Both FIGS. 1 and 2 show the instant invention comprising a plurality of filaments 12 fastened as by tying or by any other suitable means such as by adhesives to the shank 6 of the hook 4. Filaments 12 are of a substantial length trailing aft covering the bight 8 and point 10 of the hook terminating in an irregular pattern aft of the bight 8 of the hook 4 thus acting to conceal the overall visual outline of the hook 4. Each filament 12 has along its length a repeated plurality of serrated barbs 14, which cover substantially the entire length of the filament 12. The individual serrated barbs 14 in turn comprise an elongate semi-flexible structure having substantial stiffness but capable of being bent so as to conform with the motion of water and the ingestion of the overall lure 2 by the fish. Each barb 14 is constructed substantially longer than its maximum width. Each has a substantially sharp point 16 creating a lie or direction of the overall barbs 14 pointing forward towards the eye 5 of the hook 4. Each of the serrated barbs 14 has in addition a substantially sharp edge 18 running from the point 16 along the serrated barb 14 to the base of the filament 12.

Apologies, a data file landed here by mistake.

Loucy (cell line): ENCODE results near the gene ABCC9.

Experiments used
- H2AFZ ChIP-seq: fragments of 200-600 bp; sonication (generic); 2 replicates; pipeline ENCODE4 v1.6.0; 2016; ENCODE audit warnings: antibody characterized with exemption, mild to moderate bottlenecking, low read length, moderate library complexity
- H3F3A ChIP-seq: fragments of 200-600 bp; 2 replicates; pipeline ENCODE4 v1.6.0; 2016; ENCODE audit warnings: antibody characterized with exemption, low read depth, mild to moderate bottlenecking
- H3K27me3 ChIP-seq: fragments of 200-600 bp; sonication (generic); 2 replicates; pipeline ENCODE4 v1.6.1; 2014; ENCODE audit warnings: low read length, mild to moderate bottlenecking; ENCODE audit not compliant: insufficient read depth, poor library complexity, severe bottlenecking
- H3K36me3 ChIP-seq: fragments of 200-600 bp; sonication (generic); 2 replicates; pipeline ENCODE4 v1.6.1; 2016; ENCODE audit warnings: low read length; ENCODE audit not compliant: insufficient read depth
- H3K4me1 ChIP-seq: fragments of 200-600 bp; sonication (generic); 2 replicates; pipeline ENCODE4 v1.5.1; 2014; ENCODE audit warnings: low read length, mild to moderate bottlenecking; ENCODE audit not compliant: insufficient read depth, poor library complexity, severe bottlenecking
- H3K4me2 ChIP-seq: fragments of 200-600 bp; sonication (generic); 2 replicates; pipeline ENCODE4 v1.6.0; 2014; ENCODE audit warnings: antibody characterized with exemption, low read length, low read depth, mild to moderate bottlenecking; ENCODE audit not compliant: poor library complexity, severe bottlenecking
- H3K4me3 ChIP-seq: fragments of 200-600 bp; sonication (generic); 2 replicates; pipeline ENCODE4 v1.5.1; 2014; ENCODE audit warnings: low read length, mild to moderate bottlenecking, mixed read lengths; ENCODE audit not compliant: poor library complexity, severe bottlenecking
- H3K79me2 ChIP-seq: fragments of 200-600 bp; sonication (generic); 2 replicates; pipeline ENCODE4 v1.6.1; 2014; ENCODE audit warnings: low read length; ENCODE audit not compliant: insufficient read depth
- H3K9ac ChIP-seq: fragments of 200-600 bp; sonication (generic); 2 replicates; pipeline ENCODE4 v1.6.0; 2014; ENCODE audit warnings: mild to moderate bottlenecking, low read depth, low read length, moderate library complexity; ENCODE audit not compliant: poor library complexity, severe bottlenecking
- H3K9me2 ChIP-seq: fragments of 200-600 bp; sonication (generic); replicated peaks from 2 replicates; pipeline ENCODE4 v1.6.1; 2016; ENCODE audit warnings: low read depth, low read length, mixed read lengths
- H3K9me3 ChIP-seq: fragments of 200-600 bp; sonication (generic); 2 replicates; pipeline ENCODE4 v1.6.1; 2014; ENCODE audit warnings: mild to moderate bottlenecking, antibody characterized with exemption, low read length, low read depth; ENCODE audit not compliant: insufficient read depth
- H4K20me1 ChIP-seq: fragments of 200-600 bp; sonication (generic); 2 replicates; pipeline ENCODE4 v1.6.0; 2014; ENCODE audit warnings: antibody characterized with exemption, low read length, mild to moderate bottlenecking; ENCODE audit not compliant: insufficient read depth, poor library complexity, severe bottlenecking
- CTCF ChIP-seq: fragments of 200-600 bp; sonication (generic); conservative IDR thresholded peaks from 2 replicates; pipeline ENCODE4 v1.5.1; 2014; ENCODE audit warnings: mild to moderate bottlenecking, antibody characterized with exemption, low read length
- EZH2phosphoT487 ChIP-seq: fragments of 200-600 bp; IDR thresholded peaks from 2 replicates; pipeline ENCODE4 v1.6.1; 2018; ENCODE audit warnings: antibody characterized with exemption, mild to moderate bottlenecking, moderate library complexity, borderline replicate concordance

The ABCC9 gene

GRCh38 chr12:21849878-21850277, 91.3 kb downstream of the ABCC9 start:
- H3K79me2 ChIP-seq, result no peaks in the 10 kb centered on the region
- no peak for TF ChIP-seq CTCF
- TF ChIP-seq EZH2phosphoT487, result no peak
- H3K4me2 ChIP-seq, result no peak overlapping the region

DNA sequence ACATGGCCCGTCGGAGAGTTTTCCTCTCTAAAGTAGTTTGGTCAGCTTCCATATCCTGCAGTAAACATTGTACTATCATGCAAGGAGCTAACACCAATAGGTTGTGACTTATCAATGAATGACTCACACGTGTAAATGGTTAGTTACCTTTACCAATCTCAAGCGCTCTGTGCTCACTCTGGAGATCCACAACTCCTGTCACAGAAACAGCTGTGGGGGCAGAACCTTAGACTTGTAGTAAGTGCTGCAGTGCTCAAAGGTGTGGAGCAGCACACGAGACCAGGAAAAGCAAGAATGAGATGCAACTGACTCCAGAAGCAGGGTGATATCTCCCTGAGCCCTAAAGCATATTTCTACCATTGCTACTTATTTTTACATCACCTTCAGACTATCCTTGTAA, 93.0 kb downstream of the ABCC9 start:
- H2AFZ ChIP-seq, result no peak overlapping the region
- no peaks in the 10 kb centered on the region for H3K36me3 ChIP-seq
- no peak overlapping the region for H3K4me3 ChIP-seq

The actual material of which the filaments 12 are constructed is relatively immaterial. In one version of the preferred embodiment of the invention the filaments are constructed of a repeated nylon structure or any suitably stiff plastic which may be readily constructed and which is capable of holding a relatively sharp point. It is important that the plastic have an overall flexibility, the construction of the filaments may be in the form of a folded or they may have an elongate rib structure so as to provide a degree of stiffness. The only restriction on filament 12 flexibility is that the filament must have a substantial resistance to being bent back upon itself and that the filament material must be capable of maintaining a relatively sharp catching surface along the edge 18 and the point 16. Otherwise, neither the edge 18 nor the point 16 need to be substantially smooth.
It is relatively important that each of the serrated barbs 14 be small with respect to the overall size of the filament 12 and that each of the barbs 14 be substantially longer than it is wide.